Stability and security in Haiti remain shaky following the disastrous 2010 earthquake. Democratic institutions are weak and government largely unaccountable, leaving citizens sceptical of participatory politics. Income and wealth gaps are yawning. For several years Crisis Group’s Haiti Project advocated for national consensus and international donor patience to begin addressing the systemic socio-political problems underlying the country’s humanitarian plight. We ended this Project in 2013 but continue to closely monitor events in Haiti through the Crisis Watch conflict tracker.
Gang violence continued while authorities pursued efforts to reform constitution despite criticism. Suspected G9 coalition of gangs 3 Dec attacked police patrols in capital Port-au-Prince’s Village de Dieu, Grand Ravine and Delmas areas; no casualties reported. Unidentified gunmen next day shot dead three men in Port-au-Prince’s Pétion-Ville commune. Clashes between rival gangs in Croix-des-Bouquets commune outside capital 17 Dec killed four. General Police Inspectorate 8 Dec questioned 70 police officers suspected of being part of Fantom 509 gang. Anti-govt demonstrations continued throughout month: thousands 10 Dec protested against spike in kidnappings in Gonaïves commune, Artibonite department (north), and Port-au-Prince, where they clashed with security forces. Meanwhile, govt pursued efforts to reform constitution despite widespread criticism from opposition, which views move as illegal: committee in charge of drafting new constitution early Dec said preliminary draft would be ready by 26 Feb and constitutional referendum would take place in March. Core Group for Haiti, which includes U.S., UN, Organization of American States and EU, 12 Dec expressed concern about broad powers conferred by two presidential decrees; Core Group said Nov decree creating National Agency of Intelligence (ANI) confers “quasi-judicial immunity [to ANI agents], thus opening the possibility of abuse”, and another extends qualification of “terrorist act” to wide range of offences. Special adviser to President Moïse 16 Dec announced amendments to ANI decree. U.S. Treasury 10 Dec sanctioned two former govt officials and one former police officer for their alleged involvement in gang-led attack which killed 71 in Port-au-Prince’s La Saline neighbourhood in Nov 2018. U.S. 7 Dec extended Temporary Protected Status for Haitian nationals, which allows them to live and work in U.S., until Oct 2021.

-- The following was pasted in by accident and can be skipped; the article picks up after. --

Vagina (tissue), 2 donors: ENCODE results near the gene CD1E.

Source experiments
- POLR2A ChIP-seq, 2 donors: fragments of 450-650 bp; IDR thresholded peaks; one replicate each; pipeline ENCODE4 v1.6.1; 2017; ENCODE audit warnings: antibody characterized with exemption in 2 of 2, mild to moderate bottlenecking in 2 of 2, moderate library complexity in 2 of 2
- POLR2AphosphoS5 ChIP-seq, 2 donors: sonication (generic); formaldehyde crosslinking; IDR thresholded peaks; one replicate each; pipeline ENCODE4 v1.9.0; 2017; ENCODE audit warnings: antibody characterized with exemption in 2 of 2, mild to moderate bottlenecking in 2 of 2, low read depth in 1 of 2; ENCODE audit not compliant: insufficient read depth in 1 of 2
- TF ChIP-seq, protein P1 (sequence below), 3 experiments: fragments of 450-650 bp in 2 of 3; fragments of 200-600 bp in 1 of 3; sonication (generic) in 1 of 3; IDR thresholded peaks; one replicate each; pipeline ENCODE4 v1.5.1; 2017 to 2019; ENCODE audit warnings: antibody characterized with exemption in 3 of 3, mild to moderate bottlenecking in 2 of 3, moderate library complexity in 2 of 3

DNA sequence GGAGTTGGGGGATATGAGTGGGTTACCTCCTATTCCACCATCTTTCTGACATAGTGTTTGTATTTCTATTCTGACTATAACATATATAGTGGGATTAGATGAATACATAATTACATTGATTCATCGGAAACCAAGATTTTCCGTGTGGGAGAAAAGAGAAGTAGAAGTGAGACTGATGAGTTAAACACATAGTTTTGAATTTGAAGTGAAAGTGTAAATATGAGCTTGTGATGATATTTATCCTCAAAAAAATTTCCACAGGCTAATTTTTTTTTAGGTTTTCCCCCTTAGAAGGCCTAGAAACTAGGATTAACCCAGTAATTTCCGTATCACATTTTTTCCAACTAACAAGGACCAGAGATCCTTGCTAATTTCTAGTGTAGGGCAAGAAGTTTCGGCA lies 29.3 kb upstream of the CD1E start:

Without an inclusive national pact on critical priorities, President Michel Martelly faces the spectre of a failed presidency, and Haiti risks international abandonment.
The UN Stabilisation Mission in Haiti (MINUSTAH) needs a gradual reconfiguration of its operations prior to a withdrawal, to avoid a security vacuum and give Haiti the chance for sustainable development.
A dysfunctional justice system continues to pose significant obstacles to the democratic process in a post-earthquake Haiti where security and stability remain fragile.
Kidnapping, urban gangs and unresolved killings form a trifecta of challenges to citizen safety that the four month-old Martelly administation must confront by speedily completing reforms to professionalise the Haitian National Police(HNP).
A year and a half after a deadly earthquake devastated its capital, 650,000 victims still wait for permanent housing in more than 1,000 unstable emergency camps across Haiti as a new hurricane season arrives.
Haitian authorities and the international community need to ensure that the first post-quake elections meet acceptable standards of credibility and produce the legitimate government needed to carry through massive institutional and infrastructure reconstruction.
Originally published in Huffington Post
Presentation by Mark L. Schneider, Senior Vice President, International Crisis Group on “Is it time for MINUSTAH to leave Haiti?” at the Center for Strategic and International Studies (CSIS), Washington, DC, 25 July 2013.
Originally published in Reforma
Originally published in Miami Herald
Delayed elections, mistrust and public protests against Haitian President Michel Martelly threaten the country’s chance to end decades of political conflict and to recover from the 2010 earthquake. Without a national accord, the country risks ongoing crises. Javier Ciurlizza, Crisis Group Program Director for Latin America and the Caribbean, tells us more on the current challenges Haiti is facing.